Ex-Khmer Rouge official appeals genocide verdict


In this photo released by the Extraordinary Chambers in the Courts of Cambodia, Khieu Samphan, former Khmer Rouge head of state, sits in a courtroom during a hearing at the U.N.-backed war crimes tribunal in Phnom Penh, Cambodia, Monday, Aug. 16, 2021. Khieu Samphan, the last living leader from the inner circle of Cambodia's brutal Khmer Rouge regime, is to appear in court Monday as he seeks to overturn his conviction on genocide charges before a long-running international tribunal. (Nhet Sok Heng/Extraordinary Chambers in the Courts of Cambodia via AP)

PHNOM PENH, Cambodia (AP) — The last living leader from the inner circle of Cambodia’s brutal Khmer Rouge regime launched his courtroom appeal Monday, seeking to convince a long-running international tribunal to overturn his conviction on genocide charges.

Khieu Samphan, 90, was the former head of state for the Khmer Rouge, the radical communist regime that ruled Cambodia with an iron fist from 1975 to 1979 and was responsible for the deaths of an estimated 1.7 million people.

His defense team is seeking to overturn a 2018 verdict finding him guilty of genocide, crimes against humanity and war crimes, questioning the evidence and arguing there were procedural mistakes.

Kong Sam Onn told the judges of the Supreme Court Chamber of the Extraordinary Chambers in the Courts of Cambodia, or ECCC, that his client had been given inadequate time to prepare an initial defense, and that the original panel failed to provide the grounds for its ruling in a timely fashion, among other things.

“It should be null and void, and so I am requesting the Supreme Court chamber to ... reverse the judgment,” he said.

Khieu Samphan sat in a chair behind his attorneys, wearing a mask in compliance with COVID-19 precautions and appearing to listen intently as they addressed the court. Kong Sam Onn said his client would address the chamber at the end of the four days of scheduled hearings.

Prosecutors in opening statements rejected the procedural arguments, while emphasizing the “totality” of the evidence against the defendant.

“Mr. Khieu Samphan fails to establish the assertion that underlies his entire appeal, that he knew nothing, saw nothing and heard nothing of the crimes for which he stands convicted,” said prosecutor Chea Leang.

“In addition, the defendant, Mr. Khieu Samphan, fails to establish that his conduct does not make him responsible for those crimes and contrary to the appellant’s assertions the evidence underlying his convictions is extensive, diverse and compelling.”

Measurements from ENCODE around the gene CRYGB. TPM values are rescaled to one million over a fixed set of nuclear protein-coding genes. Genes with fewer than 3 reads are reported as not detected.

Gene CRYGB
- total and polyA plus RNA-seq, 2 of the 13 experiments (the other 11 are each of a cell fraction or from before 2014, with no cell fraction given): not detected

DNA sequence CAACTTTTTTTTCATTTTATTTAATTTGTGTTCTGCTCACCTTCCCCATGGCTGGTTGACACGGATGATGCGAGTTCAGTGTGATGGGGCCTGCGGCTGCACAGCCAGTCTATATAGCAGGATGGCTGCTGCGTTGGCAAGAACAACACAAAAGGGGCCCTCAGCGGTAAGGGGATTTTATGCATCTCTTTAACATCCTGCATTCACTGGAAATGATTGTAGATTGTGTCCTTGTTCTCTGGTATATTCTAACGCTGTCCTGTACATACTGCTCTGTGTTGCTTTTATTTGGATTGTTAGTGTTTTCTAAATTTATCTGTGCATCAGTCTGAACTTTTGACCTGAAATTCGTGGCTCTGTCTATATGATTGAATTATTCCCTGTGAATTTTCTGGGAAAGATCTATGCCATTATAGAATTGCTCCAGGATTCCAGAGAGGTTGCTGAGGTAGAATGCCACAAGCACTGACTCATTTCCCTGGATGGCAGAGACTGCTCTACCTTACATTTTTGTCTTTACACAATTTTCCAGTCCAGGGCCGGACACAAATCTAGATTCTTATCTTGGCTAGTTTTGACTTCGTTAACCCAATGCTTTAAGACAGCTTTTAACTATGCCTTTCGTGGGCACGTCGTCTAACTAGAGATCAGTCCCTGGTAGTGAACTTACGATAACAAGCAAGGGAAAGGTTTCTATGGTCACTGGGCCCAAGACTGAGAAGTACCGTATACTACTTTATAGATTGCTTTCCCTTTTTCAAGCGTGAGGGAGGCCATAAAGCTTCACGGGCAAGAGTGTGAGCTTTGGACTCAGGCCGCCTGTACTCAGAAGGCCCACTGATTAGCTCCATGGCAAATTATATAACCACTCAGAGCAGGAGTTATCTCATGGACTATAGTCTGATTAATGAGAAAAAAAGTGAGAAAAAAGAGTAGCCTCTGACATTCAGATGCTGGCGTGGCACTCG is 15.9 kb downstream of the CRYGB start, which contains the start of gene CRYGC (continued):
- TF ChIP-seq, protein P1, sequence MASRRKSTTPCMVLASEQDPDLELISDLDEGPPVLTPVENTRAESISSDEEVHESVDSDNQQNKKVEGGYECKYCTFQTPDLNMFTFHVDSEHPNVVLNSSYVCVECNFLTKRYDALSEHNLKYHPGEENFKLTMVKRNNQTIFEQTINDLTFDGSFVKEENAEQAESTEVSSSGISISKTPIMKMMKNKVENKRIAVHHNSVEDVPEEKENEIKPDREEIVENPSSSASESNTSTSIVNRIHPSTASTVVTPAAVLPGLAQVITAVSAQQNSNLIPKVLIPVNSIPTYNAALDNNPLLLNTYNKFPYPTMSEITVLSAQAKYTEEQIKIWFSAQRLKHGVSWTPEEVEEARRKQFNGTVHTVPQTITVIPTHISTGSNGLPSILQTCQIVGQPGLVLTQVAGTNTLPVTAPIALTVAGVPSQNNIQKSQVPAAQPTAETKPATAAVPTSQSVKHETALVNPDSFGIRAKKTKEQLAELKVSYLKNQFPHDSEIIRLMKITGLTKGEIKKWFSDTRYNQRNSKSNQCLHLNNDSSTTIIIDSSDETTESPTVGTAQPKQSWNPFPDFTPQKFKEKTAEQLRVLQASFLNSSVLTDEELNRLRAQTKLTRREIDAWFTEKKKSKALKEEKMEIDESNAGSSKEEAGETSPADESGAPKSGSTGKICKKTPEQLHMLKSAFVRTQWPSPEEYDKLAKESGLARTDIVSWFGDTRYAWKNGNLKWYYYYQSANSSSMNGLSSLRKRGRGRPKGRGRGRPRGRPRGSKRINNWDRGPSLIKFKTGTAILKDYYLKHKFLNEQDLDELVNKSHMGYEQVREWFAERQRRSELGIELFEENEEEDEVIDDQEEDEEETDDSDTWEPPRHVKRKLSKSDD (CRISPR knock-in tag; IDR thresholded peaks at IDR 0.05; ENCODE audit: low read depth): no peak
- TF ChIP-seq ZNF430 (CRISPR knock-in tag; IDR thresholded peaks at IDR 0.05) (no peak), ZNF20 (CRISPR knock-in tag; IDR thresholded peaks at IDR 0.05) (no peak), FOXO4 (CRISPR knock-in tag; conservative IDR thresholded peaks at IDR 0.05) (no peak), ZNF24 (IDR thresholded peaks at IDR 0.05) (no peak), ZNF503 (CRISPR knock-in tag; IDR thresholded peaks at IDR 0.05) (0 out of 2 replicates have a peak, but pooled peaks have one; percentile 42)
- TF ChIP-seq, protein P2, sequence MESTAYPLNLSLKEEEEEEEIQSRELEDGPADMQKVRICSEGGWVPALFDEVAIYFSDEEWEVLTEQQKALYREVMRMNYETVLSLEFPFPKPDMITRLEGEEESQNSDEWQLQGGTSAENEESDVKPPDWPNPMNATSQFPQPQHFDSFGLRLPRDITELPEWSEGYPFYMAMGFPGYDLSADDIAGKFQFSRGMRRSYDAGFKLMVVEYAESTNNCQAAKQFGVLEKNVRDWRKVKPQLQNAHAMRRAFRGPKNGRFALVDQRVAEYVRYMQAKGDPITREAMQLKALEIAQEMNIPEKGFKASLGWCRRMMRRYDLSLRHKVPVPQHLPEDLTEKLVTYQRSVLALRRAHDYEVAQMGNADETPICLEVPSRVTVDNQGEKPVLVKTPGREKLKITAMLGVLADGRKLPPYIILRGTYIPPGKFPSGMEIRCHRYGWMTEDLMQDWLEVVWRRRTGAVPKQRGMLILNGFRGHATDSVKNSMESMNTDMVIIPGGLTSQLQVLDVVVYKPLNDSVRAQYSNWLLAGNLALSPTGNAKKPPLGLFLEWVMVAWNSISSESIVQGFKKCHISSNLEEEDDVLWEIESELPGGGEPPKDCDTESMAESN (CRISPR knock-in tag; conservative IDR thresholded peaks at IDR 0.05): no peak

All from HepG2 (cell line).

Observers say it’s unlikely that the conviction will be overturned, and even if it is, the former leader is already serving a life sentence after being convicted in 2014 of crimes against humanity connected with forced transfers and disappearances of masses of people. That conviction was upheld on appeal in 2016.

“The appeal hearing is quite important for both sides, the Cambodian victims and the accused,” said tribunal spokesman, Neth Pheaktra.

The verdict won’t come until next year.

Under the leadership of the late Pol Pot, the Khmer Rouge sought to eliminate all traces of what it saw as corrupt bourgeois life, destroying most religious, financial and social institutions, and forcing millions out of cities to live in the countryside.

Dissent was usually met with death in the Khmer Rouge’s notorious “killing fields” or elsewhere, while starvation, overwork and medical neglect took many more lives.

Only when an invasion by Vietnam finally drove the Khmer Rouge from power in 1979 did the magnitude of the killings become truly known.

Khieu Samphan’s 2018 conviction was largely connected to crimes committed against Vietnamese and Cham minorities in Cambodia.

He was found not guilty of genocide against the Cham, a Muslim ethnic minority whose members had put up a small but futile resistance against the Khmer Rouge, for lack of evidence. But he was found guilty of genocide of the Vietnamese under the principle of joint criminal enterprise, under which individuals can be held responsible for the actions of a group to which they belong.

His crimes against humanity conviction covered activities at work camps and cooperatives established by the Khmer Rouge. They included murder, extermination, deportation, enslavement, imprisonment, torture, persecution on political, religious and racial grounds, attacks on human dignity, forced marriages and rape.

He was “found to have encouraged, incited, and legitimized criminal policies and to have made a significant contribution to crimes committed” by the Khmer Rouge.

The breaches of the Geneva Convention governing war crimes included willful killing, torture and inhumane treatment.

During his trial, Khieu Samphan claimed the allegations against him were “Vietnamese propaganda” and said that while he had been aware of accusations of suffering under the Khmer Rouge, “the term murderer I categorically reject.”

After being ousted from power in 1979, t